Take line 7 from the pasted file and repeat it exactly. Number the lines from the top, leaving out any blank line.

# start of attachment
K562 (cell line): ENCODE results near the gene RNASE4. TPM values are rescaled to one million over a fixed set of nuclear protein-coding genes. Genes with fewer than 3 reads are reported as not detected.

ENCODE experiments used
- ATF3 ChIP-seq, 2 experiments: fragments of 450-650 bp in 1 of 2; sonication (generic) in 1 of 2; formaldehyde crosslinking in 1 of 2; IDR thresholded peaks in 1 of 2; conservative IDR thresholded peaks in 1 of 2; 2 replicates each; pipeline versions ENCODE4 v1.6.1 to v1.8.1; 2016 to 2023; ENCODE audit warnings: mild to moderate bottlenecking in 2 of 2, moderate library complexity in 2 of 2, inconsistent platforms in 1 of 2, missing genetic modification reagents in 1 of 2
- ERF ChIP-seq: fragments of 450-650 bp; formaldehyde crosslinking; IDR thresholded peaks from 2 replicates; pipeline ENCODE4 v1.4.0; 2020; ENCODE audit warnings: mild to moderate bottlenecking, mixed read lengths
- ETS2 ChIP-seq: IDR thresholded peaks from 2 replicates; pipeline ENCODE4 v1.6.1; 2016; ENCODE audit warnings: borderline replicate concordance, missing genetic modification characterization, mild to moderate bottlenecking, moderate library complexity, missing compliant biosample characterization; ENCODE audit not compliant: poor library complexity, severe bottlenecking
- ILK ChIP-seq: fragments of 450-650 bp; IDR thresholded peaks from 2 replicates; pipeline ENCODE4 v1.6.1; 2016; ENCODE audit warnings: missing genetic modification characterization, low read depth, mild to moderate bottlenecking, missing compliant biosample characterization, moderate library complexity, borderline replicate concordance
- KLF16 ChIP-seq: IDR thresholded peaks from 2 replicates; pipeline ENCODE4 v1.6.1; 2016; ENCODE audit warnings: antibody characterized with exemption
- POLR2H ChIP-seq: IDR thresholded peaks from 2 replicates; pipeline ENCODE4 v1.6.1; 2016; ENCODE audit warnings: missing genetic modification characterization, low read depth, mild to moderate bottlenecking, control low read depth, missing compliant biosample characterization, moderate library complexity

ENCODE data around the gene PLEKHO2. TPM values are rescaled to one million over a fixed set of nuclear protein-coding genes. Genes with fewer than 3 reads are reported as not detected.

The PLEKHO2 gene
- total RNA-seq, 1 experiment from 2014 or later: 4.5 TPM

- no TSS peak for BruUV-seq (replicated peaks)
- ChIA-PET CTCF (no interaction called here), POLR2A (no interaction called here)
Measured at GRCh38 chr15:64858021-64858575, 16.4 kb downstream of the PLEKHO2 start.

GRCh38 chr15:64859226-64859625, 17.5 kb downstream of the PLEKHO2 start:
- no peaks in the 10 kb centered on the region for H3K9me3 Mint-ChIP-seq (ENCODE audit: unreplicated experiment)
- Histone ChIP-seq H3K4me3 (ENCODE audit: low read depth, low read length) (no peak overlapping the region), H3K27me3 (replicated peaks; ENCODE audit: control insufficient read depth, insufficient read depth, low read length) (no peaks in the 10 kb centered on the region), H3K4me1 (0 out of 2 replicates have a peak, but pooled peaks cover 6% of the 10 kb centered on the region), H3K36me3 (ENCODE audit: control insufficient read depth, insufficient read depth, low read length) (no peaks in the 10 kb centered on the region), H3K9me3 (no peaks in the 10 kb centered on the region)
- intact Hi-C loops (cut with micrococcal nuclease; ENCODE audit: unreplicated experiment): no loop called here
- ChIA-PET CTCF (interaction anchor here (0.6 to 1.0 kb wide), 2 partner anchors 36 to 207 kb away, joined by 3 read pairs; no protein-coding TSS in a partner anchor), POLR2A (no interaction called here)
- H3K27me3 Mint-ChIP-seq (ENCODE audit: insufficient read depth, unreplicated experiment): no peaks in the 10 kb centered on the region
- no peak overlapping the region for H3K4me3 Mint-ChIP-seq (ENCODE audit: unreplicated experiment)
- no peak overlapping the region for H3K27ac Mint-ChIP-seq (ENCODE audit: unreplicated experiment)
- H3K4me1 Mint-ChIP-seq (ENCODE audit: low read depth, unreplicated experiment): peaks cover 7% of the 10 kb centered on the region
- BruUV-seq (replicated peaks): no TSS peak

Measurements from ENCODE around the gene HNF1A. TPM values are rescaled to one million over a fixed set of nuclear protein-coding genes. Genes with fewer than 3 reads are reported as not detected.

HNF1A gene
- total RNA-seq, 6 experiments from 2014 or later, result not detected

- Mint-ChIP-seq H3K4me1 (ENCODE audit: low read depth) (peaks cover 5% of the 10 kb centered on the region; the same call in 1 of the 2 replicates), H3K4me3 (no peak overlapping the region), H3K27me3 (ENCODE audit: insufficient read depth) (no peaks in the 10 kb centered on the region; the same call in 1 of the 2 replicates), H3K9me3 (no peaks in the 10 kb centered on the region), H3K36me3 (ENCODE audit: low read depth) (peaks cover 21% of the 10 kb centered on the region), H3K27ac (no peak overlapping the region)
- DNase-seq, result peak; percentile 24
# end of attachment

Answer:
- KLF16 ChIP-seq: IDR thresholded peaks from 2 replicates; pipeline ENCODE4 v1.6.1; 2016; ENCODE audit warnings: antibody characterized with exemption